Tips on the Art of Landscape Presentation
Note: A first interview presentation is a situation where you have had little or no previous connection with a potential client and they are interviewing you for hire either to design and/or install a landscape.
1. Be yourself. Sincerity and honesty are the cornerstones of trust. Hard selling may work for automobiles but it doesn’t work for landscaping. The first interview is getting acquainted with each other. Relationships are everything in business. Befriend your client.
2. Dress Professionally. A three-piece suit with a boutonnière may be extreme but so are cut-off jeans and t-shirts. If you are to charge your professional fees, you must present yourself as a professional. If you want the higher paying jobs, you have to create a professional image that separates you from the “mow, blow and go” crowd.
3. Bring a lap top computer with all your resources in it. This will clearly set you apart as a true professional. If you have a computer filled with slide show presentations (GardenWorks), a plant database (PlantMaster) and tools to calculate costs (spread sheet software), you will have enormous resources at your fingertips to handle any question or situation.
4. Prepare your Materials. Find out as much as you can about your clients’ needs before the presentation so that you can show as many relevant examples as possible. Get some ideas of what is on their mind over the phone before you show up. You must first convince your client you are worthy of hiring. You do this best by showing examples of your past work (in town, in the neighborhood, commercial, pool projects etc.). Use GardenWorks to organize exemplary photography of your past projects that would appeal to the client. Tailor your slide show or printouts to illustrate examples of projects related to the client’s interests. This will build confidence in your ability to do this job. If it is something brand new, show them examples of other innovative projects you have taken on successfully.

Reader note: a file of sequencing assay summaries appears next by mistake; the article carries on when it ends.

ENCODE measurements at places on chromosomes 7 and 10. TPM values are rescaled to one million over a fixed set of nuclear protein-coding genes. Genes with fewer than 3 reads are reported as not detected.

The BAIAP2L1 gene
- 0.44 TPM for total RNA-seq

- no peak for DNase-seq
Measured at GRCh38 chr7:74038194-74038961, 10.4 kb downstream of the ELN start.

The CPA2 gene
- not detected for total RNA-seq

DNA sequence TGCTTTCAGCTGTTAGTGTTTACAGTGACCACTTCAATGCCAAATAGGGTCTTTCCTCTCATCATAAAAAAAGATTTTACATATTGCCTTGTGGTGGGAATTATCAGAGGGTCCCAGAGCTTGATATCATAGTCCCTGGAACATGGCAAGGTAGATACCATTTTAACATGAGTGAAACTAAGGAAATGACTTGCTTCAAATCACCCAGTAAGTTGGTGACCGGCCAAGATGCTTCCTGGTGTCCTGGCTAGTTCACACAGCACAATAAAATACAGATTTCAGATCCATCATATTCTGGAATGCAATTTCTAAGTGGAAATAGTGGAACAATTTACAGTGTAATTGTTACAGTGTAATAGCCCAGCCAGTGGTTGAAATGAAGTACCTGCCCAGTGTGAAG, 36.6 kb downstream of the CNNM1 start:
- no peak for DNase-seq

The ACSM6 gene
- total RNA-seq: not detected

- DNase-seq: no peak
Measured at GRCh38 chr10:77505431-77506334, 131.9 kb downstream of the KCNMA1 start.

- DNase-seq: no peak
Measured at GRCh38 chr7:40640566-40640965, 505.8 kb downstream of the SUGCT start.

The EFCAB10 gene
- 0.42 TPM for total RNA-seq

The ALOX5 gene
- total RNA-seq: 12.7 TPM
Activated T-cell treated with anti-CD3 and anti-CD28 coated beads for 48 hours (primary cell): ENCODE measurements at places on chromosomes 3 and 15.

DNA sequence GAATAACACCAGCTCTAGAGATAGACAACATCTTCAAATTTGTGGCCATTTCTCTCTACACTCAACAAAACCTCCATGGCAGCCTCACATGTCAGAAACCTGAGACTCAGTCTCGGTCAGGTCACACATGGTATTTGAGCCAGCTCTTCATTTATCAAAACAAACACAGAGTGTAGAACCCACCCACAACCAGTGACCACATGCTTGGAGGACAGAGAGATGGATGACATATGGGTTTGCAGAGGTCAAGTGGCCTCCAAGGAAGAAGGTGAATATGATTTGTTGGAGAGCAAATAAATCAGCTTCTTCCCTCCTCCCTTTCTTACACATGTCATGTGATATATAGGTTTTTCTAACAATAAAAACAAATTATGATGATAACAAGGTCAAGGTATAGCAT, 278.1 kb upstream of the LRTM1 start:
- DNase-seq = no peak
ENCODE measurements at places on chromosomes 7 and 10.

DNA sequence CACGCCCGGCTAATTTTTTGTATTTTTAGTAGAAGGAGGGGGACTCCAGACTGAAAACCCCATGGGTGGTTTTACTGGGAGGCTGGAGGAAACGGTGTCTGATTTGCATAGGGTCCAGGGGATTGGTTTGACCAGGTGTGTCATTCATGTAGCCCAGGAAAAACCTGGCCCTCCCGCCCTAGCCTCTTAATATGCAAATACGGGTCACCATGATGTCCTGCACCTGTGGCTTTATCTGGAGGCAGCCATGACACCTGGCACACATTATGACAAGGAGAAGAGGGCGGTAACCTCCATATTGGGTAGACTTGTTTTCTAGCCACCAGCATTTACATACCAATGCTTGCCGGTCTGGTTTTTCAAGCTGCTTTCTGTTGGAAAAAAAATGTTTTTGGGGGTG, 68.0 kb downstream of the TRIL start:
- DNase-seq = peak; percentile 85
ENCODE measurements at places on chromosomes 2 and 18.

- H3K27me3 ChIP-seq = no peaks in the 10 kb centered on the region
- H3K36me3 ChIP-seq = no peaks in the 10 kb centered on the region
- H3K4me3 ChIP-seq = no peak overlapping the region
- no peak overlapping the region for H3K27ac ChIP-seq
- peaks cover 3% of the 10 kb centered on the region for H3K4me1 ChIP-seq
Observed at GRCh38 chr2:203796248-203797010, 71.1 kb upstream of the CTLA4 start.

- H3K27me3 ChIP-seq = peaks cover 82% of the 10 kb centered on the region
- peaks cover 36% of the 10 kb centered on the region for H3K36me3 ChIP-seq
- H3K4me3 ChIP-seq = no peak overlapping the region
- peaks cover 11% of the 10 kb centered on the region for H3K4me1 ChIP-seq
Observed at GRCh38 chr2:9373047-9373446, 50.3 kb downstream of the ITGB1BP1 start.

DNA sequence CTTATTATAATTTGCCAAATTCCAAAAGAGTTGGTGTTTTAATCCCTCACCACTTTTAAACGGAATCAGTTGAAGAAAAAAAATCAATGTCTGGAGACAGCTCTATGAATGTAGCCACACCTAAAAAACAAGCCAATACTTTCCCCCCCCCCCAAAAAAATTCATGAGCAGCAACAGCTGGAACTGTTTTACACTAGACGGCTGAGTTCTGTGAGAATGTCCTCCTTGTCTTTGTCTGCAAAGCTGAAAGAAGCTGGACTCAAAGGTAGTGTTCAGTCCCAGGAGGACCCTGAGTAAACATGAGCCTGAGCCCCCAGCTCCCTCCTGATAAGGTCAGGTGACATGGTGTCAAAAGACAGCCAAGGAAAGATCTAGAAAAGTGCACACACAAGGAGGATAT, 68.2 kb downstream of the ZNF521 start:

5. Ask Questions and Listen. Your job is to discover their practical needs and aesthetic tastes. “Beauty is in the eye of the beholder”. Ask your clients what style garden they like best as an entry point into design subjects. It is easy to fall into the trap of being the know-it-all. Find out the client’s plans for maintenance. You have not been hired yet so hear them out.
6. Focus on quality and value rather than bottom line pricing. Our industry has plenty of people willing to perform competing work for a fraction of the cost. You must establish a different set of criteria for who is worthy of hiring. You convince people to hire you when you educate them on the criteria they should be using to hire landscape professionals. If you don’t educate your potential clients, then the bottom line price will become the default criteria. (More on this in a future publication.) A high quality job will cost less to upkeep than a low quality job.
7. Know your prices and establish a budget. Price is important. The job of the designer/contractor is to create the best possible landscape within the boundaries of the client’s budget. Maintenance costs may need to be added to the budget also. If your client wants more than they can afford, no problem, simply create a scheme for building their dream landscape in phases over several years. Many great gardens were built this way.
8. Have references ready. Building confidence in your company is one of the primary goals of a first interview presentation. References go a long way in building this confidence. It also shows you are in demand which will enable you to command better prices for your work. Testimonials are also very effective. Put in the extra time to develop handsome reference and testimonial documents. Have a graphic designer lay them out for you and make your own copies as you need them. The more professional your materials are, the higher price tag you can apply to your goods and services.
9. Leave professional materials behind. Leave the potential client with a portfolio (it could be a folder with 2 pockets and an insert for your business card) about your company, printouts from PlantMaster (plant pictures that may interest the client) and GardenWorks (pictures of your best work and design ideas), and a list of references and testimonials. Remember you are not only competing with other professionals for the client’s hard earned money, but more importantly, the automobile industry, vacation industry, and other expendable income investments. Compare your materials to the kind of literature your client may take home from the Mercedes dealership.
10. Evaluate the interview. Is this a job you really want? Will it win the company a handsome profit? Will it be interesting to execute? Is the client reasonable and personable? Is the project the right distance from headquarters? Is it too large for our company experience? Is it too small to be worth the company’s resources? You have the right to tell the client it is not a good fit for your company and thank her/him for the interview. Being profitable has a lot to do with picking the right jobs.